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Principles of HIV Prevention in Drug-Using Populations
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In the mid-1980s, the National Institute on Drug Abuse (NIDA) launched an extensive research program to develop, implement, and evaluate the effectiveness of a range of intervention strategies to reduce risk behaviors and prevent the spread of HIV/AIDS, particularly among injection drug users (IDUs), their sex partners, and crack cocaine users. Cumulative findings from these efforts show that it is possible to prevent the transmission of HIV in drug-using populations.

These studies have shown that comprehensive HIV prevention strategies, in the absence of a vaccine or a cure for AIDS, are the most cost-effective and reliable approaches for preventing new HIV infections in diverse populations of drug users and their communities. Comprehensive HIV prevention includes a variety of complementary components — community-based outreach, drug abuse treatment, and sterile syringe access programs — to help drug-using populations increase their protective behaviors and reduce their risks for HIV/AIDS as well as other blood-borne infections, such as hepatitis B (HBV), hepatitis C (HCV), and other sexually transmitted diseases (STDs). In combination with HIV testing and counseling, each major component has proven somewhat effective in reducing HIV-related risk behaviors. However, no single strategy has proven sufficient by itself to prevent the further spread of HIV/AIDS.

In August 1997, after more than a decade of HIV prevention research, NIDA sponsored the "Research Synthesis Symposium on the Prevention of HIV in Drug Abusers" to review and translate research conducted by NIDA on HIV/AIDS prevention strategies for drug users and their sex partners. Less than a year later, NIDA published a special issue of Public Health Reports (1) that featured selected papers from the Symposium on the origins, current status, and future prospects of HIV prevention in drug-using populations. The special issue also provided an initial set of overarching principles to help guide HIV prevention planning efforts.

As a follow-up to both the Symposium and the special issue, NIDA held a workshop on "HIV Prevention in Drug-Using Populations: Research Outcomes and Principles of Effective Behavioral Interventions" in January 2000. The workshop sought to (a) review the scientific literature on the principles of effective behavioral interventions to prevent HIV/AIDS among drug users, (b) refine a set of prevention principles that is both comprehensive and representative of the best science available, and (c) translate the principles so that they could be widely applied and implemented in diverse community settings. The workshop coincided with NIDA's development of a manual on the NIDA Outreach Model, released in September 2000 (2). The manual discusses the principles of HIV prevention for drug users and their sex partners, includes step-by-step instructions for conducting community-based outreach, and provides information for program managers to use in designing outreach risk reduction programs in their communities (for more information, see "Resources").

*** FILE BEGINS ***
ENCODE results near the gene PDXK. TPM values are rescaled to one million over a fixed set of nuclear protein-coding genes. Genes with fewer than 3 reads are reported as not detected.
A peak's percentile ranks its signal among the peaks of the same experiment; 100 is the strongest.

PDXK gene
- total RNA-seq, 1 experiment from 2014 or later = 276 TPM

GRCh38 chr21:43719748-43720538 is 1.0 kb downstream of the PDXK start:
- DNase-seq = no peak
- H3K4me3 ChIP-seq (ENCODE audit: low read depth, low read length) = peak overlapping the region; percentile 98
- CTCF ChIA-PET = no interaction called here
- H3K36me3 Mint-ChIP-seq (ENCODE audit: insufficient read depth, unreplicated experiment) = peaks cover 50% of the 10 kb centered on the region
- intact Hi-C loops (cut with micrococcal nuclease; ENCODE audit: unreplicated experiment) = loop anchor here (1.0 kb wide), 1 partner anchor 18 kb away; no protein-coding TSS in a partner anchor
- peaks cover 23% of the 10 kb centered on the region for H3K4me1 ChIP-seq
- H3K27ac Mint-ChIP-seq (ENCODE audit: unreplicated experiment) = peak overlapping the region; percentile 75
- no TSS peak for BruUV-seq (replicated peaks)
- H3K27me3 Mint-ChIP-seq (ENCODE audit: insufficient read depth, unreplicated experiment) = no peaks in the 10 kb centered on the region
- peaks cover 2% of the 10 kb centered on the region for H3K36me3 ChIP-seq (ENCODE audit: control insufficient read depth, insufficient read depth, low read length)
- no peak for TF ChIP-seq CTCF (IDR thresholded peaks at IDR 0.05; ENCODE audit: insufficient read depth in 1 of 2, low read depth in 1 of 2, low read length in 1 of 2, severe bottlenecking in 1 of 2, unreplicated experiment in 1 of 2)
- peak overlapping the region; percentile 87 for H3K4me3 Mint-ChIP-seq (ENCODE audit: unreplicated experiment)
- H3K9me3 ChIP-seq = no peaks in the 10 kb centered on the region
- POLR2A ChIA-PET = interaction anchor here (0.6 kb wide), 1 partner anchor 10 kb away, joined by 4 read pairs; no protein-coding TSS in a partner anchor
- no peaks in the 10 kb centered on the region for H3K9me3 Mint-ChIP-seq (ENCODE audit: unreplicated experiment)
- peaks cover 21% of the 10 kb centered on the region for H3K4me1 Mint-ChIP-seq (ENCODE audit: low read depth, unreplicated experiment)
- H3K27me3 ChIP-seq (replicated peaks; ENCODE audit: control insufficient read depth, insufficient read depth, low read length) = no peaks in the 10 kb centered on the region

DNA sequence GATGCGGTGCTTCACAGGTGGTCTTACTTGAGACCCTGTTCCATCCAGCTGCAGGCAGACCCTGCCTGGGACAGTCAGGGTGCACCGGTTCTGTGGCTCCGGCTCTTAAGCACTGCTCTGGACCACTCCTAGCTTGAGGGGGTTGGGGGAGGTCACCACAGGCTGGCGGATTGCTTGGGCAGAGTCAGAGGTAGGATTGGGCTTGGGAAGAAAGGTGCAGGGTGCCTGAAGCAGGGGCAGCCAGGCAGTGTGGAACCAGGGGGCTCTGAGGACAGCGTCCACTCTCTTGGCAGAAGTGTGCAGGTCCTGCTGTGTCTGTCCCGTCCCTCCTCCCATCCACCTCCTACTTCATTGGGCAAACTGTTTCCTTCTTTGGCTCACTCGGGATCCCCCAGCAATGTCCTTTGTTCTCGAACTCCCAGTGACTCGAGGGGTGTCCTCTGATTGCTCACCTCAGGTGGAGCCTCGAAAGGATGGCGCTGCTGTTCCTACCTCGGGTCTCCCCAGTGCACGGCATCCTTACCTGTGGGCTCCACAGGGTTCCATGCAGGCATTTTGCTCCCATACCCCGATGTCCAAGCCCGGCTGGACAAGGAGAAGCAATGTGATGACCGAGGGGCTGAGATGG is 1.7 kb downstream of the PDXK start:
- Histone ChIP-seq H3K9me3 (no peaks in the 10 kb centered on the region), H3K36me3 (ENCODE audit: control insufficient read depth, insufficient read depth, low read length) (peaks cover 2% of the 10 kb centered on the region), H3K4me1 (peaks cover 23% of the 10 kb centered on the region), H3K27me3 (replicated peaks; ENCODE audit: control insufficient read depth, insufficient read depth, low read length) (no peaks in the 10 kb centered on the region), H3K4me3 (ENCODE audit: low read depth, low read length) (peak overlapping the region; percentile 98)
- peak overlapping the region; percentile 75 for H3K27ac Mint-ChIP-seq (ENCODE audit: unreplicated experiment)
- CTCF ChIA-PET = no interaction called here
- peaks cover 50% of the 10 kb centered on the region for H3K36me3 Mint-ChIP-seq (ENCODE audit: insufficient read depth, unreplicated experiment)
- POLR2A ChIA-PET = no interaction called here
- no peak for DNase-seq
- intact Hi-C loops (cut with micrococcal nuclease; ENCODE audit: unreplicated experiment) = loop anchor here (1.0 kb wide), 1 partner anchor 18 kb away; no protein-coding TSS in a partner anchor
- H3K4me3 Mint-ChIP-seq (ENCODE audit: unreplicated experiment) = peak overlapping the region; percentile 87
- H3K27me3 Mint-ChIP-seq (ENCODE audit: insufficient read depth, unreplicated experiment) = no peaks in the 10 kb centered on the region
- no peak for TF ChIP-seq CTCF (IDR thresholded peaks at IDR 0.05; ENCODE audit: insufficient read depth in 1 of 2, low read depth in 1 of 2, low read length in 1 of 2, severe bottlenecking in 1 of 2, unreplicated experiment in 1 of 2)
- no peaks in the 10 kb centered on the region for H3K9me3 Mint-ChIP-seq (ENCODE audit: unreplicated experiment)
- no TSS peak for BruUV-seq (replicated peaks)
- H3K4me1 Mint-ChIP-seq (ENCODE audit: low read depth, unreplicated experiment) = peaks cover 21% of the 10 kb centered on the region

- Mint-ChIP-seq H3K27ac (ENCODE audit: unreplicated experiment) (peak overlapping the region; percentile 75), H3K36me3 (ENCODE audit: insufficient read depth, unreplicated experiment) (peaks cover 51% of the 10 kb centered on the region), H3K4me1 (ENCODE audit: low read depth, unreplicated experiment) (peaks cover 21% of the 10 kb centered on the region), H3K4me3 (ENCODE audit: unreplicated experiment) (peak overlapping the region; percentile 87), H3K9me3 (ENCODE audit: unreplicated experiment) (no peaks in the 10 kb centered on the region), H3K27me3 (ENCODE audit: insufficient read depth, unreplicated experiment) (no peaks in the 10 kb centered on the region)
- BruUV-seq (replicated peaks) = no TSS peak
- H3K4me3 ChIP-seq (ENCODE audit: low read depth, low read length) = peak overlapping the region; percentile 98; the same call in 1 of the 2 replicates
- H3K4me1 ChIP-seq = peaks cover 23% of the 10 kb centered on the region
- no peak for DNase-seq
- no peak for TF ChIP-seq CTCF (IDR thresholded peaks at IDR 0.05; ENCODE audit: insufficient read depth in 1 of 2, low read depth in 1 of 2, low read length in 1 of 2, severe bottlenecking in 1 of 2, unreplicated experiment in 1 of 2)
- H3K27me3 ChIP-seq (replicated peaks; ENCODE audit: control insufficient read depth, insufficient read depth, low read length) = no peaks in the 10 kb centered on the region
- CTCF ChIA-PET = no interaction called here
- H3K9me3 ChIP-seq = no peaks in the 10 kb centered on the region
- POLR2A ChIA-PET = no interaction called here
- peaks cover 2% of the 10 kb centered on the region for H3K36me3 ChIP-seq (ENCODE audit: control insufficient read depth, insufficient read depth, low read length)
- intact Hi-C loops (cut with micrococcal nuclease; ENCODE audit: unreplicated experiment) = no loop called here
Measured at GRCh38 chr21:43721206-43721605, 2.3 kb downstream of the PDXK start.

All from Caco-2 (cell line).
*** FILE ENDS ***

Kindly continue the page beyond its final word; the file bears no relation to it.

Available resources, social and cultural factors, and local conditions and policies will influence how, when, where, and to what extent HIV/AIDS prevention programs can be implemented to ensure that even the most difficult-to-reach drug users have access to the services that they need. The research-based principles described in this publication can be a useful tool for communities to use in planning and implementing a comprehensive HIV/AIDS prevention program. Coordination and effectiveness of the various services called for in a comprehensive approach can be improved through partnerships among researchers, drug abuse and HIV/AIDS prevention and treatment providers, and local civic leaders. Once HIV/AIDS prevention programs are adapted to the individual community, they should be assessed continually to determine whether they are successfully achieving program objectives and whether they should be modified or adapted in response to other blood-borne diseases.


  1. NIDA. HIV Prevention With Drug-Using Populations: Current Status and Future Prospects. Public Health Reports 113 (Suppl. 1), 1998.

  2. NIDA. A Manual to Reduce the Risk of HIV and Other Blood-Borne Infections in Drug Users: The NIDA Community-Based Outreach Model. NIH Pub. No. 00-4812. Washington, DC: U.S. Govt. Print. Off., Sept. 2000.

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